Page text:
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What Is Apple Pay?

What Is Apple Pay?
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Contactless payments, even though they have been around for a long time, have not gained a lot of traction with the public. Apple Inc. (NASDAQ: AAPL) hopes to change that with its Apple Pay, NFC-based wireless payment system.

In-Store Transactions

Using the Near Field Communication (NFC) antenna in the iPhone 6, consumers simply hold the device near a contactless reader with their finger on Touch ID. Nothing to open and it isn’t even necessary to wake up the display on the phone.

Related Link: Everything We Learned From Apple Inc.'s September 9 Event

Apple notes that a beep and subtle vibration lets users know the transaction took place, so it isn’t even necessary to look at the screen.

Using an Apple Watch involves double-clicking the button below the Digital Crown while holding the watch near the reader. As with the iPhone a vibration and beep signals that the payment was made.

According to Apple, more than 220,000 stores have already agreed to accept Apple Pay.

Online Payments

Online and in-app purchases with the iPhone involve selecting “Apple Pay” and placing a finger on Touch ID.

Participating apps, so far, include Groupon, Instacart,, Open Table, Panera, Sephora, Starbucks and Target.


Using Passbook, users can also now add credit and debit cards. This can be done from the users iTunes account or via the iPhone iSight camera by capturing card information. Additionally, card information can be typed in manually.

Visa, MasterCard and American Express credit cards will work with Apple Pay, as will debit and credit cards from a number of banks including Bank of America, Chase and Wells Fargo.


The Apply Pay system will initially work with the new iPhone 6 and larger iPhone 6 Plus. The system will go online in October, according to Apple.

The Apple Watch paired with both newer and older iPhones, including the iPhone 5, iPhone 5c and iPhone 5s, will come on board in the early part of 2015.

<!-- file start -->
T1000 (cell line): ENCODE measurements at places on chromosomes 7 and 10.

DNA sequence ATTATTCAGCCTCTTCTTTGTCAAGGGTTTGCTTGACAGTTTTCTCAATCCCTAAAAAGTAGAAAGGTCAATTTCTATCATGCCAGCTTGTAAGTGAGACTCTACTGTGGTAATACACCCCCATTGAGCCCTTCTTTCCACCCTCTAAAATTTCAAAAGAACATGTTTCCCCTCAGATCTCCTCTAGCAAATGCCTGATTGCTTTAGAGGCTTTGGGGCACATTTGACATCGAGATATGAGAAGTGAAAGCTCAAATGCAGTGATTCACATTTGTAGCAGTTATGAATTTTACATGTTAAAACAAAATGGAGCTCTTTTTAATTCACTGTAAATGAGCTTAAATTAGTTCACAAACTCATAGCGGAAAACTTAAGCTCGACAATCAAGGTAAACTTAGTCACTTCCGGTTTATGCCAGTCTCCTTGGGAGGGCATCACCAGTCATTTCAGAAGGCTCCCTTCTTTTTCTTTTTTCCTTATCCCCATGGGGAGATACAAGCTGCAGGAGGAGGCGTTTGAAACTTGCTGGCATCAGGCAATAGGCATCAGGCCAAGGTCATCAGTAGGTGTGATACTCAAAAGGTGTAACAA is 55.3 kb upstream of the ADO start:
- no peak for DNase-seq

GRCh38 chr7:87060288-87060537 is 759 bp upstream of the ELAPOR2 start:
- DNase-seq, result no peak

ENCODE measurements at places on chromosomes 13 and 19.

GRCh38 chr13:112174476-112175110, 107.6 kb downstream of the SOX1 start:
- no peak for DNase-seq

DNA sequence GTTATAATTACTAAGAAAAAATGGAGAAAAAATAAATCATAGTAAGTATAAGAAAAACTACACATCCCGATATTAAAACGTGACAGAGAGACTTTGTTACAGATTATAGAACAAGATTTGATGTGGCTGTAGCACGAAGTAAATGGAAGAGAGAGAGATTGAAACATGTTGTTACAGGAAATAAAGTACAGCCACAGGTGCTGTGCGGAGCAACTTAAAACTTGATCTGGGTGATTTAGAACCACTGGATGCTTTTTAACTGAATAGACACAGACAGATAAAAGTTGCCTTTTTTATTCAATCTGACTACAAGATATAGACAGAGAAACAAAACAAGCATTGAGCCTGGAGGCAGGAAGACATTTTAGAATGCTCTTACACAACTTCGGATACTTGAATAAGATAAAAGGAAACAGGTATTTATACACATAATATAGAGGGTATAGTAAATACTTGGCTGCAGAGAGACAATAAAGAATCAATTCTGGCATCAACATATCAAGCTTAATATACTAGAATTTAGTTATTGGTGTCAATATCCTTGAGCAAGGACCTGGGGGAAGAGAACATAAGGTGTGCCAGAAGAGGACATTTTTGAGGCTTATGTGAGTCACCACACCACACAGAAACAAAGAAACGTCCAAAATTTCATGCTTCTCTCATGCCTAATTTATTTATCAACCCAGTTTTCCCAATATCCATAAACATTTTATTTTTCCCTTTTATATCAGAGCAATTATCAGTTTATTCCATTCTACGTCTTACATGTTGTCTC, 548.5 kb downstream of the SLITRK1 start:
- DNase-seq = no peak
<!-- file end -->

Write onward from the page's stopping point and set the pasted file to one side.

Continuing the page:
One of the unique features of Apple Pay is the fact that financial information is stored locally (on the device). Apple does not see it and neither does the vendor. Instead of transmitting the card number, Apple Pay transmits a unique Device Account Number and a “transaction specific dynamic security code.”

In addition to NFC, Apple utilizes biometric identification via Touch ID. A purchase cannot be accepted unless the user places his or her finger on the Touch ID sensor.

In the event a user's phone is lost, Apple's Find My iPhone service can locate the phone and disable Apple Pay.

Related Link: Can Wocket, The World's First True Smart Wallet, Take On Google Wallet?

The Downside

Despite the many pluses, Apple Pay is not perfect. Popular Mechanics pointed out in its “Haters Guide to Apple’s New Gear” that the 220,000 stores Apple boasted about signing up represent only about 6 percent of all U.S. retail stores.

Over time, Apple will almost certainly add more stores, banks and apps. For now, Popular Mechanics advised, “Keep that platinum card handy.”

At the time of this writing, Jim Probasco had no position in any mentioned securities.

Posted-In: American Express Apple Apple Pay Apple Watch Bank of America chaseTop Stories Tech Best of Benzinga


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